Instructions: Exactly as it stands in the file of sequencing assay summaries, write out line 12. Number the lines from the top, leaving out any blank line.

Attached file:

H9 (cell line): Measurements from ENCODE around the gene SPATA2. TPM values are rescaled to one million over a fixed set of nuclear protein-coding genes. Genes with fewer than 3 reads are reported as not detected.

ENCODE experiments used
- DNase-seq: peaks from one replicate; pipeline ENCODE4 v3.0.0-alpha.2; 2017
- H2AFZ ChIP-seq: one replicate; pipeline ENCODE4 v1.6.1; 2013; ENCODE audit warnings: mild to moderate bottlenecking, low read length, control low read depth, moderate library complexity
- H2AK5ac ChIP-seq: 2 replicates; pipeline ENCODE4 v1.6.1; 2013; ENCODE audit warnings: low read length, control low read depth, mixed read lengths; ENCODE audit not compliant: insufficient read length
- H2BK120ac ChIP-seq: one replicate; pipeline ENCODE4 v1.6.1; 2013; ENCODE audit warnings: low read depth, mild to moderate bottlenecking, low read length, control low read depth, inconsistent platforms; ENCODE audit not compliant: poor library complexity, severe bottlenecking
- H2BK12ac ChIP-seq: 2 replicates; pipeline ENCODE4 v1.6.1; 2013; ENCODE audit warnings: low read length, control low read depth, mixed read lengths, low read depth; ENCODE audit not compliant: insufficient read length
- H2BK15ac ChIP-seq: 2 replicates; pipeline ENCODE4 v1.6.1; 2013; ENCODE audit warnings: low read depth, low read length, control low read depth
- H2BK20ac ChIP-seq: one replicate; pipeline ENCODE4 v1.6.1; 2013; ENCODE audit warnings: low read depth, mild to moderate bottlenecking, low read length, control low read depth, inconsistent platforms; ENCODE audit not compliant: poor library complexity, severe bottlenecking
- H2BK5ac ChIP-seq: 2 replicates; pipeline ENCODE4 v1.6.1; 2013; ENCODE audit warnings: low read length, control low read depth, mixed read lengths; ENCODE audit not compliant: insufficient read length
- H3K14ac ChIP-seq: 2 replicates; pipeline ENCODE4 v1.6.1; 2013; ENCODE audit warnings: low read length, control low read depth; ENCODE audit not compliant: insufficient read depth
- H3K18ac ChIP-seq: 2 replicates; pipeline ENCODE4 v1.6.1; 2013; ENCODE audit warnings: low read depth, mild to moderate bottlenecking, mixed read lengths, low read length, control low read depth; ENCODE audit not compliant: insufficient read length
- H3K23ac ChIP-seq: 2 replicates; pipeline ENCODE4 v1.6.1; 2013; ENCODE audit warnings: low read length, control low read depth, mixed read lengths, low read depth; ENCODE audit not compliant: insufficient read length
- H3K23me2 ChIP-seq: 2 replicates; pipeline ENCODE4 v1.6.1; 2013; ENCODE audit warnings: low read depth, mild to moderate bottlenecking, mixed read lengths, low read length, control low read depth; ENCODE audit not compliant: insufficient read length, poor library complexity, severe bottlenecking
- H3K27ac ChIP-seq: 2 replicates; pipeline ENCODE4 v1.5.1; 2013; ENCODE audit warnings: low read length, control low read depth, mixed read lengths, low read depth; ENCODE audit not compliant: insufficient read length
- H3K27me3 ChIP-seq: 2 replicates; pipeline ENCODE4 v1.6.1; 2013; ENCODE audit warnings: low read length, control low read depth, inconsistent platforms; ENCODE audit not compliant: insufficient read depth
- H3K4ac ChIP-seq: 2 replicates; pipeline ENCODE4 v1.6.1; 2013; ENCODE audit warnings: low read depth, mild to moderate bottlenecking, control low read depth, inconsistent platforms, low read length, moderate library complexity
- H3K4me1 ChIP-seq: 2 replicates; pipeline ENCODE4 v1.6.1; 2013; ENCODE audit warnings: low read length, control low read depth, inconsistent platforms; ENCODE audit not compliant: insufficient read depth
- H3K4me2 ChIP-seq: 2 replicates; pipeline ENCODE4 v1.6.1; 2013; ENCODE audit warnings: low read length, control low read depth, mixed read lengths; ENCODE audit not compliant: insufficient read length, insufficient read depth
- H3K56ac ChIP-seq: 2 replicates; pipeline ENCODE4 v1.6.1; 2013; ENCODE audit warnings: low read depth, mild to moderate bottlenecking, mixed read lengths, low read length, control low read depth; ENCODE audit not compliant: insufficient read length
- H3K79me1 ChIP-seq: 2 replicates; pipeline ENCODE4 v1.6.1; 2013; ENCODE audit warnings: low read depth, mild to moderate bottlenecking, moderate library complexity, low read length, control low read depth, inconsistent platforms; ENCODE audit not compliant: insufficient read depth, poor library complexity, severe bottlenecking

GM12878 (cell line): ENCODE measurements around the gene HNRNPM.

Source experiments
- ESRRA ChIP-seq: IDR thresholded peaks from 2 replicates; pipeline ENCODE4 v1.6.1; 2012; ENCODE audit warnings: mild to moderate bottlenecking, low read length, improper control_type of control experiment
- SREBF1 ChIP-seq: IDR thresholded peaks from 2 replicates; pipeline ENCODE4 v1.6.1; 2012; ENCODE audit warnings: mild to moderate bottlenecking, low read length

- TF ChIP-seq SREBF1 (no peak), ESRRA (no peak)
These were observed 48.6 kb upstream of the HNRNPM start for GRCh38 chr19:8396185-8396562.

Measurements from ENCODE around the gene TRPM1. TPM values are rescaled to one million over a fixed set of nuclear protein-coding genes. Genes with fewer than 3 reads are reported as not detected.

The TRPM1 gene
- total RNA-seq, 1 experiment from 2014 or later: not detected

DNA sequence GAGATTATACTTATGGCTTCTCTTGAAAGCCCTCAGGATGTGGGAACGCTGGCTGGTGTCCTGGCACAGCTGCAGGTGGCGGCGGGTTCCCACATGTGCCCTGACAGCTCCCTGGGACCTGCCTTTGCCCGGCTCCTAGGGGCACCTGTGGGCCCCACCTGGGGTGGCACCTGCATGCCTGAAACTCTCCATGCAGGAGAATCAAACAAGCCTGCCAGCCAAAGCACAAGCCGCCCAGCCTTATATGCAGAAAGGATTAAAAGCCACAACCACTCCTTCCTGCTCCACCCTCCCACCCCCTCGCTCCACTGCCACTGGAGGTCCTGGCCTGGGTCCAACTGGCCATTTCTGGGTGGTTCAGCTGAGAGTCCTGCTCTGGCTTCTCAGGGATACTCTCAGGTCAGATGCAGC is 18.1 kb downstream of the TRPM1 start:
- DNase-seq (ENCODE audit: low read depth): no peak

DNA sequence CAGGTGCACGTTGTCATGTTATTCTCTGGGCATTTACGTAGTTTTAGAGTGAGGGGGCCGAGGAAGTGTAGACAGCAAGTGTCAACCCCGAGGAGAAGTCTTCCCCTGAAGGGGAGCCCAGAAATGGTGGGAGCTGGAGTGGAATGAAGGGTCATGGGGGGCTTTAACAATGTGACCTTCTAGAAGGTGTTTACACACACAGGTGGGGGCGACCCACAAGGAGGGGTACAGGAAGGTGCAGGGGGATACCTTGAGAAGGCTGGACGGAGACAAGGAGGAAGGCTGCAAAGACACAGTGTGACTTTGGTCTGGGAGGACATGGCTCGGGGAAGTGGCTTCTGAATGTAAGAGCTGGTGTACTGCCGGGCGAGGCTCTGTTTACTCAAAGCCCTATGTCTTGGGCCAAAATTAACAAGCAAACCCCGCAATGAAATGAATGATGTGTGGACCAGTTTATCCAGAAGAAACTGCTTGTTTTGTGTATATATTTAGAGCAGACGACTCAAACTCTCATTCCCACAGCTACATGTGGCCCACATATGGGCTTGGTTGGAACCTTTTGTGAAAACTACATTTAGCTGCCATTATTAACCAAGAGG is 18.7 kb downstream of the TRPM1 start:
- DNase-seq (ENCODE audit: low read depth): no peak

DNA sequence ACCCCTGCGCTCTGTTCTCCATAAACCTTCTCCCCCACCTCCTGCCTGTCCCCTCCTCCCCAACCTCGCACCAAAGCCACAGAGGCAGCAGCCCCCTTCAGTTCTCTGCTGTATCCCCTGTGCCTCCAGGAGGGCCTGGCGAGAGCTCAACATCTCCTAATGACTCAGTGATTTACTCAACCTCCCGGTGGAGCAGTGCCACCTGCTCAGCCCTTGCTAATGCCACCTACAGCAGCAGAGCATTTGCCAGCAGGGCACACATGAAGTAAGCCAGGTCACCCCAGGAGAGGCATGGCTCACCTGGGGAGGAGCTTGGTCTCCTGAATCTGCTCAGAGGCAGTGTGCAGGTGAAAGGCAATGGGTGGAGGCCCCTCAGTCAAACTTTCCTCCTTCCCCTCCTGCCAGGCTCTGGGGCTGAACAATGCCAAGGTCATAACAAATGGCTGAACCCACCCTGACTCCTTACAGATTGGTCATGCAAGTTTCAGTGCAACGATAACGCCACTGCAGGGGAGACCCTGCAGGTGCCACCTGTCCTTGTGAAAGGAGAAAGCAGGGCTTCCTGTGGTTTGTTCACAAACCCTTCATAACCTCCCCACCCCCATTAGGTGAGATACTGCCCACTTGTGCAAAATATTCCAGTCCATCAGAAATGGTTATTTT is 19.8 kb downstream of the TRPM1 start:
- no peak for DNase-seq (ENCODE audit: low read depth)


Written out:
- H3K18ac ChIP-seq: 2 replicates; pipeline ENCODE4 v1.6.1; 2013; ENCODE audit warnings: low read depth, mild to moderate bottlenecking, mixed read lengths, low read length, control low read depth; ENCODE audit not compliant: insufficient read length